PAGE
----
Regulating Hearts and Minds
The Mismatch of Law, Custom, and Resuscitation Decisions
Published in: Journal of the American Geriatrics Society, Vol. 51, No. 10, Oct. 2003, Editorial, p. 1502-1503
Posted on RAND.org on January 01, 2003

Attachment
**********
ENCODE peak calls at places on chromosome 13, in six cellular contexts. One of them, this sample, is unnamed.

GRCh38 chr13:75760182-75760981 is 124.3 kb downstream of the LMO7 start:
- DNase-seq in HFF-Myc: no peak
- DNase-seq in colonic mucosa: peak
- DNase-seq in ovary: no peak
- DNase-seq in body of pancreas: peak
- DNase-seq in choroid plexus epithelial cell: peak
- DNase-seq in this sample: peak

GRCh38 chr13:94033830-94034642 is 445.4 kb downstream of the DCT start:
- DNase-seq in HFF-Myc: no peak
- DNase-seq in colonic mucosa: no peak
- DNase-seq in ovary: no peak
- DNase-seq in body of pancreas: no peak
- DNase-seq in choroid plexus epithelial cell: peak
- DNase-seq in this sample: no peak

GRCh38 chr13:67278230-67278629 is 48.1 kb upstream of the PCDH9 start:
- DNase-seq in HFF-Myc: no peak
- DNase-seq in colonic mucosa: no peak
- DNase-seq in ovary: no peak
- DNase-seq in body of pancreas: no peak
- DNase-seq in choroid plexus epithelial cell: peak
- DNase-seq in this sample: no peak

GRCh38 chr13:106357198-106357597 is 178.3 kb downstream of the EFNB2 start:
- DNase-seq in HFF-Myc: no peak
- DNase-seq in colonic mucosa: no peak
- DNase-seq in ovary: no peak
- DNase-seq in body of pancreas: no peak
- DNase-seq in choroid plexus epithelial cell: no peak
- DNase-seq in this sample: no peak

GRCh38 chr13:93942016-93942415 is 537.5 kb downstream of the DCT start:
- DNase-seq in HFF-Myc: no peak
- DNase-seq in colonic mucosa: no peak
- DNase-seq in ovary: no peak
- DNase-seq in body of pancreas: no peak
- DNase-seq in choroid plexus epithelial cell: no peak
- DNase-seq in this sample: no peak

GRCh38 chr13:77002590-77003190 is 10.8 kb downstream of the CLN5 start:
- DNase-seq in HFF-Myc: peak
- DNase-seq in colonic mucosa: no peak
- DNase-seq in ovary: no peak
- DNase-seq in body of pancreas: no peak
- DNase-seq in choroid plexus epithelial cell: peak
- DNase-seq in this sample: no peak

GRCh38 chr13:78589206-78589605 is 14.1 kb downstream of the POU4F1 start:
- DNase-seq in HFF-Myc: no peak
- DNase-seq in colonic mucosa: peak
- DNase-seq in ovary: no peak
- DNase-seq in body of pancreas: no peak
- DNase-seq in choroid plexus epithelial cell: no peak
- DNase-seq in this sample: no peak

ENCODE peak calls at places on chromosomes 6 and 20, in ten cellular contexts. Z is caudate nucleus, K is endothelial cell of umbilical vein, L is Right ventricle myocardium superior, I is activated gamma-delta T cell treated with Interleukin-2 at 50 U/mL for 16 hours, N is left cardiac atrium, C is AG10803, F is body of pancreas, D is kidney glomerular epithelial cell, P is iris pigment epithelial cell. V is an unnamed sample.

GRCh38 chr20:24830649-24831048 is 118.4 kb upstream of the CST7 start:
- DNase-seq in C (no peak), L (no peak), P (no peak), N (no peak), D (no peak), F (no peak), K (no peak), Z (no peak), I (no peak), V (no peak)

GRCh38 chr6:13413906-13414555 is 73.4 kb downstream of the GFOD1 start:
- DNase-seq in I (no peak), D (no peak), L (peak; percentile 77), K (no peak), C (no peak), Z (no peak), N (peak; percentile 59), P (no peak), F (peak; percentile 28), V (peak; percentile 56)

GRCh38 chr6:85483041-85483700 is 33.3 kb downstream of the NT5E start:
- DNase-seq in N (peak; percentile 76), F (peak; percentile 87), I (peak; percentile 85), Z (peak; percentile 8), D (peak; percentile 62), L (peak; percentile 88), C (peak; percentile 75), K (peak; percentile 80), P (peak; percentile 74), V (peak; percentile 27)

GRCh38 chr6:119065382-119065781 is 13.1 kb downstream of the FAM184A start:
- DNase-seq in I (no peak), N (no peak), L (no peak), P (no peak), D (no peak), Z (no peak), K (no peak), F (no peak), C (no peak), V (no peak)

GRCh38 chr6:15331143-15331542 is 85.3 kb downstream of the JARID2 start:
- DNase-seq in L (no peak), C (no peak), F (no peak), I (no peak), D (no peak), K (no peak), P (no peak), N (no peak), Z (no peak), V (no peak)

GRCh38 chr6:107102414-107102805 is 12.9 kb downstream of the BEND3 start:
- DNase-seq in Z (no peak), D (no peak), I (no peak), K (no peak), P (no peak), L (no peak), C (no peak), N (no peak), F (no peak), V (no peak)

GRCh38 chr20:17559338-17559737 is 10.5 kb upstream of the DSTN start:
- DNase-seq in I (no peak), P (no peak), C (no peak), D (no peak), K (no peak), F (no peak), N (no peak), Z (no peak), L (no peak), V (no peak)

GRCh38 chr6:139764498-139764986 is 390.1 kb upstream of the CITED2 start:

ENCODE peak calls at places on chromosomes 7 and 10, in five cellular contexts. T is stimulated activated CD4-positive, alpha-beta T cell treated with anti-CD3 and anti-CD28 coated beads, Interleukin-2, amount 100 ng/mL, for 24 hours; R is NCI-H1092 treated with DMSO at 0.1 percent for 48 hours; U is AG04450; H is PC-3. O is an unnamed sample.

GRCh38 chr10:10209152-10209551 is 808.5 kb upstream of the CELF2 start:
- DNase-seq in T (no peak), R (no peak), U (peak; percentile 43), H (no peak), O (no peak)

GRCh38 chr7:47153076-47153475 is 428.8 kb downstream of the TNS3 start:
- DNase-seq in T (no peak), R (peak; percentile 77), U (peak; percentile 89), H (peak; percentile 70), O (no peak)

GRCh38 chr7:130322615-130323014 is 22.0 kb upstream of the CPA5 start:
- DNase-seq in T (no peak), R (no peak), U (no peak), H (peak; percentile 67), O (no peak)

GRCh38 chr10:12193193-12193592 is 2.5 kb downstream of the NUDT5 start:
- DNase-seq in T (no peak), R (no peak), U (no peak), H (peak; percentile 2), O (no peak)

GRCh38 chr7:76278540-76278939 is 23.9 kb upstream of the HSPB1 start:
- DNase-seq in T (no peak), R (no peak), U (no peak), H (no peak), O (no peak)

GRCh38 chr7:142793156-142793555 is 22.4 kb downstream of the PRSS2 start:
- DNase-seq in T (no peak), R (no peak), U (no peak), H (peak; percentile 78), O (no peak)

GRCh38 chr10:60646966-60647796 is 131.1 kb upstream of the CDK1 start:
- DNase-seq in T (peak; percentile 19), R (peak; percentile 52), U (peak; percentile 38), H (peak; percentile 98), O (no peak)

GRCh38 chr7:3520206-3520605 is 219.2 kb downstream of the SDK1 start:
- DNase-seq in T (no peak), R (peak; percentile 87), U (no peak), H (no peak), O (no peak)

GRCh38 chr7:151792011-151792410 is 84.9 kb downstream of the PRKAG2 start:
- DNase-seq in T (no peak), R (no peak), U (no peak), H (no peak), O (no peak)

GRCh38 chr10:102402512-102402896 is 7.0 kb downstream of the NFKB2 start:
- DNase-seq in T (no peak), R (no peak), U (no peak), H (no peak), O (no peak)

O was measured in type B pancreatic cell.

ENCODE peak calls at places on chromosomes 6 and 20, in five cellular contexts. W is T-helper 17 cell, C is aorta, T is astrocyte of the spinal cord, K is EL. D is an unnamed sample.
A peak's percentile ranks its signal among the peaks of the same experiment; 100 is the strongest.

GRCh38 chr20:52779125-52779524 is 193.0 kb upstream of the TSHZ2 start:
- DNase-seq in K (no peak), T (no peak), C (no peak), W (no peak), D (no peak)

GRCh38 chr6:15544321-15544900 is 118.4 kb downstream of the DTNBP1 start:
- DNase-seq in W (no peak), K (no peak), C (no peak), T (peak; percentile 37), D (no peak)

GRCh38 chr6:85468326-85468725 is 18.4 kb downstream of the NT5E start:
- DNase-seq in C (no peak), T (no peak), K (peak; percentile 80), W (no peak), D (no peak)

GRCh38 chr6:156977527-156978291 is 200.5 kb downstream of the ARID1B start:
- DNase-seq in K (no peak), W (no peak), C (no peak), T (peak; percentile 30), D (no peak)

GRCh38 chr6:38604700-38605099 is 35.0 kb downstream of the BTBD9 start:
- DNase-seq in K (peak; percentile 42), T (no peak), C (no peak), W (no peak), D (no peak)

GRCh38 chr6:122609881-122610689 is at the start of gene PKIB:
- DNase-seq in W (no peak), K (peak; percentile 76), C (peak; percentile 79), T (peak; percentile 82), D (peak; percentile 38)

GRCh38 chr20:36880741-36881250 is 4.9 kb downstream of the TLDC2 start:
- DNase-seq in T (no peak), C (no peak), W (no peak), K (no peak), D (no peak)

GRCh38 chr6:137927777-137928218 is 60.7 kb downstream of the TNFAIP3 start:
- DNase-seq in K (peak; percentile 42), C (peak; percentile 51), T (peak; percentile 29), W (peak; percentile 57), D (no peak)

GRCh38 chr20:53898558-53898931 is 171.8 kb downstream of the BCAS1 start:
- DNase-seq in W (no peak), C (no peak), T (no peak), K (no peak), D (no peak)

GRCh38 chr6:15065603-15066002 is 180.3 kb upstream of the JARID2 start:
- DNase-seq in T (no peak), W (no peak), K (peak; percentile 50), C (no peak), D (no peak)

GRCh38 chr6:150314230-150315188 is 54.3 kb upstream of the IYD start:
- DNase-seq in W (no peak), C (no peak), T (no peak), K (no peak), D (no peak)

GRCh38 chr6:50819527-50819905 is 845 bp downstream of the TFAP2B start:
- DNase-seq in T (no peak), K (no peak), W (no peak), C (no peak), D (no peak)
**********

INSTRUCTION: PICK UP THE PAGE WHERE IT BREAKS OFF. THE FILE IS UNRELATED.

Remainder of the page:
Washington State allows routine orders against resuscitation in hospitals or nursing homes but requires a special procedure and form for emergency medical workers not to perform resuscitation when the patient is anywhere else. If the Emergency Medical Service-No Cardiopulmonary Resuscitation (EMS-no CPR) form has not been signed by a physician and presented immediately upon the emergency workers arrival, emergency workers are obliged to initiate resuscitation. Yet most physicians did not know the process, and their patients could have had the protection against resuscitation that the law allows. In addition, the state Department of Health's website gives no information under such headings as "Do Not Resuscitate," "No CPR," or even the more general "Advance Directive." Today there are typically years between "get sick" and "die," with the average person having 2 to 3 years of disability before death. The federal Patient Self Determination Act (PSDA) went into effect in 1991, charging all healthcare providers who were paid by Medicare or Medicaid to ask patients whether they had an advance directive and to provide patients with information about their rights under state law concerning healthcare decision-making. This information could provide an opportunity to help patients to think about their options regarding the types and extent of medical care that they would want if they were no longer able to make those decisions themselves. The time is upon us to rethink how to evaluate resuscitation. People coming to the end of life with fragile health do not do well with resuscitation. Washington State is implementing a new policy to use a version of the Physician's Orders for Life Sustaining Treatment (POSLT) form. This more comprehensive form describes the patient's situation, names proxy decision makers and key contacts, and documents decisions concerning resuscitation and other medical interventions such as antibiotics and artificial feedings. The POLST procedure makes more sense than the old policy, because it addresses a range of considerations that affect patient well-being, and it stays with the patient in every setting. Being useful to the patient will make good advance care planning more appealing to physicians, but deliberate measures to encourage awareness and use of the POLST are also in order.